DIAN TRIANSYAH DJANI (Indonesia) called for full implementation of the resolution and welcomed its focus on the need to diversify the Commission’s working methods and to ensure strong coordination between the Council and the Commission as well as predictable, sustained financing for peacebuilding activities.  It was to be hoped that the Secretary-General would, with support from Member States, establish more effective, predictable funding arrangements, he said.  He noted the intention stated in the Secretary-General’s report to introduce new management procedures for the Peacebuilding Fund in 2016 so as to maximize the use of available resources and give decision-makers the requisite information to make the case for sufficient, predictable funding.

SYLVIE LUCAS (Luxembourg) said the twin resolutions outlined priorities and confirmed trends that had been seen in the Peacebuilding Commission.  Sustaining peace required an integrated approach hinged on national and international engagement in the form of a long-term political process addressing the root causes of conflict.  To optimize the added valued that the Commission could provide, resources must be provided to enable it to address a range of issues, she said.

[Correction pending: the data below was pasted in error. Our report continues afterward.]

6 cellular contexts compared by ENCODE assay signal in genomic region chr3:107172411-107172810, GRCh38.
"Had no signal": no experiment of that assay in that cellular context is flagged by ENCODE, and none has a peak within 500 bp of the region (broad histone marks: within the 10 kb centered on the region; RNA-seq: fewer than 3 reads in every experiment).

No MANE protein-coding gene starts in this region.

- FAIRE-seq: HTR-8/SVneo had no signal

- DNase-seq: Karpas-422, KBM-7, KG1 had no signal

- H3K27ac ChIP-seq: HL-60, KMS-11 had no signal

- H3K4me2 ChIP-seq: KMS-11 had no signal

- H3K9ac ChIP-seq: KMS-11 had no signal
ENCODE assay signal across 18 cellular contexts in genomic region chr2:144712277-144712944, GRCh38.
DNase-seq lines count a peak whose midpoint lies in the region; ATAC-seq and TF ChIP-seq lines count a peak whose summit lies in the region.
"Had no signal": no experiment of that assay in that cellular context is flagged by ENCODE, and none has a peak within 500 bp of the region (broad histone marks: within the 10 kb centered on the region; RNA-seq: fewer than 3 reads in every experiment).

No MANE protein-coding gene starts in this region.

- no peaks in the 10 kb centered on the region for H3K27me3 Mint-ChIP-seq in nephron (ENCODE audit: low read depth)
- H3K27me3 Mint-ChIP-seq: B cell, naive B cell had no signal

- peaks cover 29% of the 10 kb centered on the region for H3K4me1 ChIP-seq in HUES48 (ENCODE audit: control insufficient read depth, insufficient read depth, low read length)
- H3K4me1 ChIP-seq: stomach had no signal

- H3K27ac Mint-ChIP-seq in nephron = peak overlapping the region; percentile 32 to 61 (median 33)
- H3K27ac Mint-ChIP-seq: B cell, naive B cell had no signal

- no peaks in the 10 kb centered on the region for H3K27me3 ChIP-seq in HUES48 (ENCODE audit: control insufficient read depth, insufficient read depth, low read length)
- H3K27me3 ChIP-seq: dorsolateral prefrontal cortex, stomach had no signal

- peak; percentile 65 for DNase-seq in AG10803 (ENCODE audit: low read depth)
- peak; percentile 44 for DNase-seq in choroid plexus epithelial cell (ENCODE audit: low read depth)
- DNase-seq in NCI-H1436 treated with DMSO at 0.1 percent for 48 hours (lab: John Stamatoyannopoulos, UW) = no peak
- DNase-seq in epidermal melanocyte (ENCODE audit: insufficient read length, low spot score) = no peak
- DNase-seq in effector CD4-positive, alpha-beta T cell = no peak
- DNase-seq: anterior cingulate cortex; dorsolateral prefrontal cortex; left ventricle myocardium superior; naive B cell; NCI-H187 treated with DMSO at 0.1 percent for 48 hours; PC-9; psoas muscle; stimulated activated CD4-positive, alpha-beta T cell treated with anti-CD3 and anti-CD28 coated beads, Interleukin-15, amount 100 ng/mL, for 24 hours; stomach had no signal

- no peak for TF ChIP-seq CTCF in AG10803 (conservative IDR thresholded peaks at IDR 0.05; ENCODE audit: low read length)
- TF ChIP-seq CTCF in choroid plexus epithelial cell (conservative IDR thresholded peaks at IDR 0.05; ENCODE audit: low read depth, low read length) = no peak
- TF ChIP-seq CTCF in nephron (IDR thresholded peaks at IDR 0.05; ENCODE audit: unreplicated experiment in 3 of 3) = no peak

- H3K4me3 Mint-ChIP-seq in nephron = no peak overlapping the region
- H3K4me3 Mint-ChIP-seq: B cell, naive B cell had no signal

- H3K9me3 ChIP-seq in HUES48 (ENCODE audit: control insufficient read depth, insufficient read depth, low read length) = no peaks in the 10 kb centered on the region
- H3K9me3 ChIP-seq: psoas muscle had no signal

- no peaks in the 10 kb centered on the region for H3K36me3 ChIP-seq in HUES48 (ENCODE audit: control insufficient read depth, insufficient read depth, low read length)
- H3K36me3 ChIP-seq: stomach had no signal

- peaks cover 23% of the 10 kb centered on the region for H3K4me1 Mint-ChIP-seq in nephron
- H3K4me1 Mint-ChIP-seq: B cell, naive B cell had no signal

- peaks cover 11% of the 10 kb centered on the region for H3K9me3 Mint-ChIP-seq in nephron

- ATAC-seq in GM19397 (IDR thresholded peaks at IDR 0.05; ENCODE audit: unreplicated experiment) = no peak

ALEXANDR V. REPKIN (Russian Federation) said United Nations peacekeeping was an important instrument for preventing and resolving conflict, and the simultaneous adoptions by the Assembly and the Council had helped to increase the effectiveness of approaches to sustaining peace.  National stakeholders must lead the way, with the United Nations and its partners providing assistance and inclusive political processes paving the way, he said.  The resolutions specified the Commission’s functions, and its Organizational Committee should review its working methods to ensure optimal performance.  Indeed, increasing the effectiveness of peacebuilding efforts was the foundation of a broad appeal to strengthen the architecture and should be done strictly within the framework of its mandates, he said, emphasizing that duplication must be avoided.